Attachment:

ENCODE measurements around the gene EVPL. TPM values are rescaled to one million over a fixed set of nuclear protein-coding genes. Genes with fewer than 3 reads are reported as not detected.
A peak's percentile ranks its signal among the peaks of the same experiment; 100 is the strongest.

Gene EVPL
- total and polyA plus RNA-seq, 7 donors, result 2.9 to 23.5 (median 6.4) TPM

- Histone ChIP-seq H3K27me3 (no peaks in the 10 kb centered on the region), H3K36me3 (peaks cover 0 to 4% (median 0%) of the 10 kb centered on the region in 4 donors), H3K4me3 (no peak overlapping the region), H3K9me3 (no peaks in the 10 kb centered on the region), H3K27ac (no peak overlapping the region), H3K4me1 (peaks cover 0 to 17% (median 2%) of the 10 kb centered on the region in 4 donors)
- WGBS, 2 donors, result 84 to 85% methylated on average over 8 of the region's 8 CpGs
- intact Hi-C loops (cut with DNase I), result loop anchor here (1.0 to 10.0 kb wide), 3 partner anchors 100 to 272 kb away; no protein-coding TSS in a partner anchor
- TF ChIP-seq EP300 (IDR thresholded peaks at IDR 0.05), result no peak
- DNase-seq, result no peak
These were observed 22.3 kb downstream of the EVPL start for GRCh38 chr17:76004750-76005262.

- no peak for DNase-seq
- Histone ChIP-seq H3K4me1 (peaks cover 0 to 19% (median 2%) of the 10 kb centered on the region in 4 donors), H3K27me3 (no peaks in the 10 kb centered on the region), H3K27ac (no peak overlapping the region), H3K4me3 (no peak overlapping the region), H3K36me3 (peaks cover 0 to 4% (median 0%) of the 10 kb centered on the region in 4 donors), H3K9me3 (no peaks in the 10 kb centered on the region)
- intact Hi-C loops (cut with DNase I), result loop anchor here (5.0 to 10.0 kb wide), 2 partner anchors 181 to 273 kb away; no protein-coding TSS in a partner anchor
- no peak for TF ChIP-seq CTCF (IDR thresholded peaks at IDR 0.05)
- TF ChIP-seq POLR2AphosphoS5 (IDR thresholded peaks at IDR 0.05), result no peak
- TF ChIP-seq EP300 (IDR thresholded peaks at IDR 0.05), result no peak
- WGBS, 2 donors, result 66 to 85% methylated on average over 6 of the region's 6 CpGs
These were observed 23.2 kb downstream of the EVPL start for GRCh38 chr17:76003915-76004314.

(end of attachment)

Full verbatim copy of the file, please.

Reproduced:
ENCODE measurements around the gene EVPL. TPM values are rescaled to one million over a fixed set of nuclear protein-coding genes. Genes with fewer than 3 reads are reported as not detected.
A peak's percentile ranks its signal among the peaks of the same experiment; 100 is the strongest.

Gene EVPL
- total and polyA plus RNA-seq, 7 donors, result 2.9 to 23.5 (median 6.4) TPM

- Histone ChIP-seq H3K27me3 (no peaks in the 10 kb centered on the region), H3K36me3 (peaks cover 0 to 4% (median 0%) of the 10 kb centered on the region in 4 donors), H3K4me3 (no peak overlapping the region), H3K9me3 (no peaks in the 10 kb centered on the region), H3K27ac (no peak overlapping the region), H3K4me1 (peaks cover 0 to 17% (median 2%) of the 10 kb centered on the region in 4 donors)
- WGBS, 2 donors, result 84 to 85% methylated on average over 8 of the region's 8 CpGs
- intact Hi-C loops (cut with DNase I), result loop anchor here (1.0 to 10.0 kb wide), 3 partner anchors 100 to 272 kb away; no protein-coding TSS in a partner anchor
- TF ChIP-seq EP300 (IDR thresholded peaks at IDR 0.05), result no peak
- DNase-seq, result no peak
These were observed 22.3 kb downstream of the EVPL start for GRCh38 chr17:76004750-76005262.

- no peak for DNase-seq
- Histone ChIP-seq H3K4me1 (peaks cover 0 to 19% (median 2%) of the 10 kb centered on the region in 4 donors), H3K27me3 (no peaks in the 10 kb centered on the region), H3K27ac (no peak overlapping the region), H3K4me3 (no peak overlapping the region), H3K36me3 (peaks cover 0 to 4% (median 0%) of the 10 kb centered on the region in 4 donors), H3K9me3 (no peaks in the 10 kb centered on the region)
- intact Hi-C loops (cut with DNase I), result loop anchor here (5.0 to 10.0 kb wide), 2 partner anchors 181 to 273 kb away; no protein-coding TSS in a partner anchor
- no peak for TF ChIP-seq CTCF (IDR thresholded peaks at IDR 0.05)
- TF ChIP-seq POLR2AphosphoS5 (IDR thresholded peaks at IDR 0.05), result no peak
- TF ChIP-seq EP300 (IDR thresholded peaks at IDR 0.05), result no peak
- WGBS, 2 donors, result 66 to 85% methylated on average over 6 of the region's 6 CpGs
These were observed 23.2 kb downstream of the EVPL start for GRCh38 chr17:76003915-76004314.